Ammonium Hydroxide is a solution of Ammonia in water. It has a chemical formula of NH4OH(aq). Ammonium Hydroxide is sometimes known as Ammonia Water, Ammonia Liquor, Aqua Ammonia, Ammonical Liquor or just as Ammonia.
Ammonium Hydroxide is classified as Corrosive and may cause serious burns, so full protective clothing (PPE) should always be worn when handling Ammonium Hydroxide. Concentrated solutions of Ammonium Hydroxide are classified as very Harmful to the eyes and may cause permanent eye damage resulting in blindness. For this reason, approved safety glasses or safety goggles should be worn when handling the product. Even dilute concentrations of Ammonium Hydroxide can be irritating to the eyes and may cause serious long-term damage so full eye protection must always be worn when handling or working with this material.
Concentrated solutions of Ammonium Hydroxide can release dangerous vapours of Ammonia into the air, which can in turn present significant hazards if inhaled. Therefore, Ammonium Hydroxide should always be handled in a well-ventilated area, with fume extraction or breathing apparatus as appropriate.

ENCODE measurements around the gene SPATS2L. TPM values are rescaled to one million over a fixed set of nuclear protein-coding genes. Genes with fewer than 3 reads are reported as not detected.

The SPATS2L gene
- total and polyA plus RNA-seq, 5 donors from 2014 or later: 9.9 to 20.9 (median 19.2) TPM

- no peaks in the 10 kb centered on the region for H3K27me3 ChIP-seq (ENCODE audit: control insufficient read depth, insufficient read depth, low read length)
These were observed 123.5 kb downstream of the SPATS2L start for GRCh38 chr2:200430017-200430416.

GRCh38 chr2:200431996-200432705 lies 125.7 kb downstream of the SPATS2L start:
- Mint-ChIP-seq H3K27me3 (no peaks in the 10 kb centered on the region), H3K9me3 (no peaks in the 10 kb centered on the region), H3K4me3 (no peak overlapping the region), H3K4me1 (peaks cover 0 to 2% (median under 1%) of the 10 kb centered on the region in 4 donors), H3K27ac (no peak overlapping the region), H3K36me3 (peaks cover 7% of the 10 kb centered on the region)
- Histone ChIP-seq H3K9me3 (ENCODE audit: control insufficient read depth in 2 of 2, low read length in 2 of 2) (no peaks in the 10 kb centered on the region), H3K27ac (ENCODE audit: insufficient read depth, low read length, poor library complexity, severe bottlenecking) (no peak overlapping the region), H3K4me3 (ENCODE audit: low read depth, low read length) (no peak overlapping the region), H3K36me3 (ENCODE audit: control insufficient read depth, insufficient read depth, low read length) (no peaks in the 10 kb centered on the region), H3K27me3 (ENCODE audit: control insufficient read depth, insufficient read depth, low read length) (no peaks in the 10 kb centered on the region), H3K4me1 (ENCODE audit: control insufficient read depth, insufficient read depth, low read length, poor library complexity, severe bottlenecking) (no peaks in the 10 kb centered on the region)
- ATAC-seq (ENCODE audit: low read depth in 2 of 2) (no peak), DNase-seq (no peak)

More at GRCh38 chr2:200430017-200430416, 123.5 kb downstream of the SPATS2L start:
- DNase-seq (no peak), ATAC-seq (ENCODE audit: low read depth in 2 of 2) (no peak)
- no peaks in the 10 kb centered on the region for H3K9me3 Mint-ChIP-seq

Concentrations of Ammonium Hydroxide greater than 25% are classified as very Toxic to aquatic organisms. Any unused or unwanted material should be disposed in an environmentally appropriate manner.
Ammonium Hydroxide or Ammonia is used as an ingredient in many cleaning products such as window cleaners. Ammonia can also be used by itself for cleaning purposes and its pungent smell is sometimes masked with a fragrance, for example a pine or lemon scent.
Industry uses of Ammonium Hydroxide include its use as a precursor to Alkyl Amines. The furniture manufacturing industry used to use Ammonium Hydroxide to stain or darken wood containing Tannic Acid. The combination of Ammonium Hydroxide with Tannic Acid creates a brown stain that is regularly used by furniture makers as a wood enhancer.
Ammonium Hydroxide is sometimes used in the meat-packing industry. Some processing plants treat their beef with a pH-based enhancement which results in Ammonium Hydroxide being present in the finished product.
In the laboratory, Ammonium Hydroxide is used in traditional inorganic analysis and gives a deep blue colour in the presence of Copper (II) solutions. When mixed with a dilute solution of Hydrogen Peroxide in the presence of metal, the Peroxide will rapidly decompose.
Always read the MSDS (Material Safety Data Sheet) provided by your Ammonium Hydroxide supplier before working with this material.